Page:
At Winter NAMM this year, one of the things that really caught my eye was a brand new effect pedal from Boss, called the Tera Echo TE-2. Aside from being the 100th pedal that Boss has created, it was also one of 3 new designs Boss made to alter the effects based on how dynamically you’re playing. Billed as neither a reverb or delay pedal, it sounded perfect for the trippy sort of music I like to make.
It’s no surprise I’m a huge delay fan, I use it readily in pretty much all of my songs. But what might surprise some people is that this is the first dedicated hardware delay unit I’ve ever owned. Heck, it’s the first single use guitar pedal I’ve ever bought, and I’ve been playing over 23 years (my past pedals were all multi-effect units like the Pod). So I was pretty excited a couple days ago when I learned they were finally arriving in stores, and I went to get one ASAP.
Physically it’s incredibly sturdy, like any Boss pedal it feels like it could be dropped a few times without really damaging it. The colors look better in person than the online pictures I had seen before buying it, sort of a pearl white with metallic teal letters. The top 4 knobs and the backplate below them are gold, which looks better with the other colors than you might think. Heavy duty rubber is on the top of the foot switch, and on the bottom of the entire unit to make sure it stays in place.
Controls and IO are simple, aside from the foot switch and the 4 knobs, there’s a small indicator LED, and you have stereo ins and outs for 1/4″ jacks. The IO is not balanced (the indicator light blinks and no sound is passed if you try using a balanced cable), but at least there’s a stereo input unlike a lot of guitar pedals.
The 4 controls you have to adjust are:
Level – Functions as both a wet dry knob and volume boost, at 12 o’clock the wet to dry split is 50/50 like you’d expect. Past halfway though, the overall volume increases with the wet mix increasing. Can take some finessing to get a clean signal to the rest of your device chain depending on how much of the effect you want.
Tone – Controls the brightness of the effected signal. Turn it way up and you get just a sparkling shimmer that fades away into the distance. Turn it down to the minimum setting and you get a deep cavernous tone that still presents a lot of spaciousness.
Feedback – Basically gives you control over how long the effect tail is. At shorter feedback settings, you can hear the individual delays cascading around each other. With longer feedback, you can create whole new atmospheres and sustained textures.
S-Time – I think this means spread time. With really low settings, the effect sounds more like a reverb, with high settings you get more and more time between delays and repeats. There’s no way to dial in precise tempos, nor is there a tap tempo function. This is one of my few complaints about it.
So, how does it sound in use? At first I went right for the most over the top effects I could, almost no dry signal just all sorts of delayed weirdness. It was fun for a bit, but quickly I started noticing how ‘samey’ the tone was, almost a sort of dull wooden sound. Also, with really short Feedback settings, you get this weird filtered modulation happening with each note. It wasn’t bad sounding, but it is so distinct that it started making me think this pedal was a one trick pony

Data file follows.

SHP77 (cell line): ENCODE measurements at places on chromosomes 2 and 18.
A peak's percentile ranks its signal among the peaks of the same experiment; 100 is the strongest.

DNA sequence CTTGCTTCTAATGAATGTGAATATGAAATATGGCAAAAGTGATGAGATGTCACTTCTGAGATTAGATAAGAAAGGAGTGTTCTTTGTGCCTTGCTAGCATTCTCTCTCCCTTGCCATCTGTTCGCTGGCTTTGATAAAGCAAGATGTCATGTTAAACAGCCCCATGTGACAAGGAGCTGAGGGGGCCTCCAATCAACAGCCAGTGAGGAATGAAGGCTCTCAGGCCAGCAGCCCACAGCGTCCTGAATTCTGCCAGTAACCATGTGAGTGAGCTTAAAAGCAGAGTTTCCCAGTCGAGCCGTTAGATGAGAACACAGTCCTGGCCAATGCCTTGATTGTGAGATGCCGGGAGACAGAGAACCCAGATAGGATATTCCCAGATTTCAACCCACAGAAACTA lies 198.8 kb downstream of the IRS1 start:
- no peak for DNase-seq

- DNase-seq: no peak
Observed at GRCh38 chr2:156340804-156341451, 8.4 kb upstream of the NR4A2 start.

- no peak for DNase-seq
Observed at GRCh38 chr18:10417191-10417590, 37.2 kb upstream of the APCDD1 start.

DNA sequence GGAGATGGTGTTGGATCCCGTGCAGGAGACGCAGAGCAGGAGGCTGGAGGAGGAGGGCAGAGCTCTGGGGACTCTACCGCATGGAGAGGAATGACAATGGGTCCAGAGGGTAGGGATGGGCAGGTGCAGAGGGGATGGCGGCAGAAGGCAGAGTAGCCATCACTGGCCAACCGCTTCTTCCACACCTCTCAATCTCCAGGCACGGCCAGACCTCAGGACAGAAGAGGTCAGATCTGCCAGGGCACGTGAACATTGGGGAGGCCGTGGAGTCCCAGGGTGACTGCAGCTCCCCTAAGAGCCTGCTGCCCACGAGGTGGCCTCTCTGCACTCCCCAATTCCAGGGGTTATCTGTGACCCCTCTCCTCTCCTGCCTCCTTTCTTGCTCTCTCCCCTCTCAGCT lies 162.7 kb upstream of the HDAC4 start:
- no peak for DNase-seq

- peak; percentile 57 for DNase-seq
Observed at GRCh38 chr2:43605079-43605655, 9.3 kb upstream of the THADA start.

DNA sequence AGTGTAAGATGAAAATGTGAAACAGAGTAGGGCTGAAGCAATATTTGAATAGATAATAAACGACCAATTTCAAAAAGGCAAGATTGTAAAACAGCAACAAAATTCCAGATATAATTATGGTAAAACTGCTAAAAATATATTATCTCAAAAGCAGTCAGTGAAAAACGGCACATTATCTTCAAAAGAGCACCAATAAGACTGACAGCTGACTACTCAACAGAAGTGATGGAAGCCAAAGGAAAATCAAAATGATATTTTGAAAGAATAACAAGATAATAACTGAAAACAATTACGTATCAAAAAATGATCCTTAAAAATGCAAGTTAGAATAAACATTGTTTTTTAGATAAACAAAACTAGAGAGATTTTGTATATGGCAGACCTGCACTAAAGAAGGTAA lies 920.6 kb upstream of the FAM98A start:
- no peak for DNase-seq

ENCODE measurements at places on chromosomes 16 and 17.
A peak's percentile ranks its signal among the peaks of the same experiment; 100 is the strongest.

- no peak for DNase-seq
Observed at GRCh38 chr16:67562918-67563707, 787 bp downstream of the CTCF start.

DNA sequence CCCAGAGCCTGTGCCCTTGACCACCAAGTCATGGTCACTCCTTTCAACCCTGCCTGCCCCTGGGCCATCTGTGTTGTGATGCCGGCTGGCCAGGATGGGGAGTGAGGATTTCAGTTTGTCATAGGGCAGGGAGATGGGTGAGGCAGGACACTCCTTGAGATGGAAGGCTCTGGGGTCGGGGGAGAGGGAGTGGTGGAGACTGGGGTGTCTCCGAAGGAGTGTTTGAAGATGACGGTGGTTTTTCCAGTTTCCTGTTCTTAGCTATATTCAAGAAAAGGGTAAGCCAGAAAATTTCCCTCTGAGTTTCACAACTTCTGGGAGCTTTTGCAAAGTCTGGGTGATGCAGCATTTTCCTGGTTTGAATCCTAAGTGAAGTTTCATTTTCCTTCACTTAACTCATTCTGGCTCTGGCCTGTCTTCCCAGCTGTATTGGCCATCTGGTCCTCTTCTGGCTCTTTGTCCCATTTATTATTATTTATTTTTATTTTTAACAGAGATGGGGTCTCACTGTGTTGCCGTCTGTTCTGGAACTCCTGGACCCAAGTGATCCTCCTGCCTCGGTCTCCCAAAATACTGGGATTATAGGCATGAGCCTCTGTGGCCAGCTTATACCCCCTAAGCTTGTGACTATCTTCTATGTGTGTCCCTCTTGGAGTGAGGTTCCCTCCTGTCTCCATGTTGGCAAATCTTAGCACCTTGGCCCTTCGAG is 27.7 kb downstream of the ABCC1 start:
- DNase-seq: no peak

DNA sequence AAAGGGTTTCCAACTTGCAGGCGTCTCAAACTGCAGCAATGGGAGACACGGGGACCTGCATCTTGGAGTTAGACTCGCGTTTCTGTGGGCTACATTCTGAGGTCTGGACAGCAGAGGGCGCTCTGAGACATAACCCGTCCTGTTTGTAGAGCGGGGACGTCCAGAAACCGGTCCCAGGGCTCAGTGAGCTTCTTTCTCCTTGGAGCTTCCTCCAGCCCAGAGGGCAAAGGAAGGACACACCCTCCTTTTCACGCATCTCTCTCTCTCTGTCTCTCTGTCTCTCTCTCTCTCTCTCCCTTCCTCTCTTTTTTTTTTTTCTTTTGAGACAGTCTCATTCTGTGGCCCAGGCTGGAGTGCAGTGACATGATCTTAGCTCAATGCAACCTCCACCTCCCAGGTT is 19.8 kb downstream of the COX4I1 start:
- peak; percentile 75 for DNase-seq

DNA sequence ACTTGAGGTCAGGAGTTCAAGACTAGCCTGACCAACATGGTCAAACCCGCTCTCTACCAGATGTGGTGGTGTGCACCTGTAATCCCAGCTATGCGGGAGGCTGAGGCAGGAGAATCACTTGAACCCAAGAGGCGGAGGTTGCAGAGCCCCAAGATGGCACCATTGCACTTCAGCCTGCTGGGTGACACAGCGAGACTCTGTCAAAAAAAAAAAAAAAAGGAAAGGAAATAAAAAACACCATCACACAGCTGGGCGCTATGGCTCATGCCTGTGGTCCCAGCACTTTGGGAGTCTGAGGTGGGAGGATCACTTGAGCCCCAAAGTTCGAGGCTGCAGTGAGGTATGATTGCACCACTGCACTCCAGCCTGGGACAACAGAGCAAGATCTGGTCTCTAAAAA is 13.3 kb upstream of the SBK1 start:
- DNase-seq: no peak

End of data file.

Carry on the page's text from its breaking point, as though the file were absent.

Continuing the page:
After a bit of a break however, I decided to see how it sounded when used a little more subtly. Here’s where my perceptions about things totally changed too! When used to accent and compliment my guitar’s real tone, all sorts of new sounds seemed to come from the TE-2. The dynamic changes are subtle at times, but there’s definitely a change in how everything responds depending on how hard you play.
What really surprised me though was how well it worked when I ran an already heavily effected or delayed signal into it. I figured it would wash everything out and just turn it all into mush, but the previous effects could still be heard and the new delays interacted with them in interesting ways.
It’s not a magic pedal mind you, there’s still a similarity to the types of effects it produces. But when you factor in the different input signals you can feed it, I think there’s still a lot of variety you can get out of the effects. Being able to morph from short reverbs to long delay washes is pretty cool sounding, and the feedback goes up high enough that it can get out of control if you’re not careful.
Another neat trick is that you can step and pedal switch and hold it down to freeze the current effect trails into a repeating loop. So you could, for instance, strum a chord and let the delays build, then press and hold the toe switch down to freeze those echoes while you play over them. The echoes are typically a little on the quiet side, but it does give you plenty of room to play over without everything fighting for space too.
Overall I’m really happy with the Tera Echo though. It’s by no means the perfect or most flexible delay pedal out there, it does one thing and one thing very well. There’s a lot of room for fine-tuning exactly the type of ambience you want to create though, so I think it will still get a lot of use here. Definitely not the kind of thing I’d want to use in every song though.
Here’s a quick video I made of it processing a song I’m working on in my Elektron Octatrack.
Mainly just tweaking the parameters in real-time to give you a feel for the range of sounds it can make. There’s already a few videos on YouTube showing people using it on guitar, so I thought I would do something a little different. If you have any questions, post them in the comments and I’ll try to answer them asap. Thanks!